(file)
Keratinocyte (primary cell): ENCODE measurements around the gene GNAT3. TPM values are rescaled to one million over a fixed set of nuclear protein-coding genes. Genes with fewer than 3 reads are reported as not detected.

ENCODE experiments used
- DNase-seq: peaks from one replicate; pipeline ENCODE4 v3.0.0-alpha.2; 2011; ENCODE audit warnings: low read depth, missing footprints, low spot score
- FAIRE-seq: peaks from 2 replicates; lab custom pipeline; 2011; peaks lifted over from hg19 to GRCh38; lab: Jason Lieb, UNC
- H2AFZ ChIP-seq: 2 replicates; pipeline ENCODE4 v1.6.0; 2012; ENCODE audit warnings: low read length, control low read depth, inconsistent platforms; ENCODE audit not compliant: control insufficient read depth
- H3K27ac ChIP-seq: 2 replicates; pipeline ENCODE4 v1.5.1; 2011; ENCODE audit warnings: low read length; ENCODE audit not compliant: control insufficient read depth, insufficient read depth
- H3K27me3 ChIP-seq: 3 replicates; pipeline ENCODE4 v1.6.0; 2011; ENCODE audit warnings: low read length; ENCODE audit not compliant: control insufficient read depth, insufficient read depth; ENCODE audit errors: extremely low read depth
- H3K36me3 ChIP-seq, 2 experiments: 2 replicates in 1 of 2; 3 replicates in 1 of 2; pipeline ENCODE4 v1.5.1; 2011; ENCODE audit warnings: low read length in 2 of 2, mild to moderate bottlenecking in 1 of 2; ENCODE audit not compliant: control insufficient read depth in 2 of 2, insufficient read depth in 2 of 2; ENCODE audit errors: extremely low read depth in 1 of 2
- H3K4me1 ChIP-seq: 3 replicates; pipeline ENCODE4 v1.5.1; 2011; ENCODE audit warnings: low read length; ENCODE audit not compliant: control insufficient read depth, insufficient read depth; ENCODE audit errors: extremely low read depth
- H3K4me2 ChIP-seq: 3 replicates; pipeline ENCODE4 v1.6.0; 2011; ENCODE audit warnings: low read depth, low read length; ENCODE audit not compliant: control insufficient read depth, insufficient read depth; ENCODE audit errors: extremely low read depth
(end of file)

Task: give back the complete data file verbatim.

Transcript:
Keratinocyte (primary cell): ENCODE measurements around the gene GNAT3. TPM values are rescaled to one million over a fixed set of nuclear protein-coding genes. Genes with fewer than 3 reads are reported as not detected.

ENCODE experiments used
- DNase-seq: peaks from one replicate; pipeline ENCODE4 v3.0.0-alpha.2; 2011; ENCODE audit warnings: low read depth, missing footprints, low spot score
- FAIRE-seq: peaks from 2 replicates; lab custom pipeline; 2011; peaks lifted over from hg19 to GRCh38; lab: Jason Lieb, UNC
- H2AFZ ChIP-seq: 2 replicates; pipeline ENCODE4 v1.6.0; 2012; ENCODE audit warnings: low read length, control low read depth, inconsistent platforms; ENCODE audit not compliant: control insufficient read depth
- H3K27ac ChIP-seq: 2 replicates; pipeline ENCODE4 v1.5.1; 2011; ENCODE audit warnings: low read length; ENCODE audit not compliant: control insufficient read depth, insufficient read depth
- H3K27me3 ChIP-seq: 3 replicates; pipeline ENCODE4 v1.6.0; 2011; ENCODE audit warnings: low read length; ENCODE audit not compliant: control insufficient read depth, insufficient read depth; ENCODE audit errors: extremely low read depth
- H3K36me3 ChIP-seq, 2 experiments: 2 replicates in 1 of 2; 3 replicates in 1 of 2; pipeline ENCODE4 v1.5.1; 2011; ENCODE audit warnings: low read length in 2 of 2, mild to moderate bottlenecking in 1 of 2; ENCODE audit not compliant: control insufficient read depth in 2 of 2, insufficient read depth in 2 of 2; ENCODE audit errors: extremely low read depth in 1 of 2
- H3K4me1 ChIP-seq: 3 replicates; pipeline ENCODE4 v1.5.1; 2011; ENCODE audit warnings: low read length; ENCODE audit not compliant: control insufficient read depth, insufficient read depth; ENCODE audit errors: extremely low read depth
- H3K4me2 ChIP-seq: 3 replicates; pipeline ENCODE4 v1.6.0; 2011; ENCODE audit warnings: low read depth, low read length; ENCODE audit not compliant: control insufficient read depth, insufficient read depth; ENCODE audit errors: extremely low read depth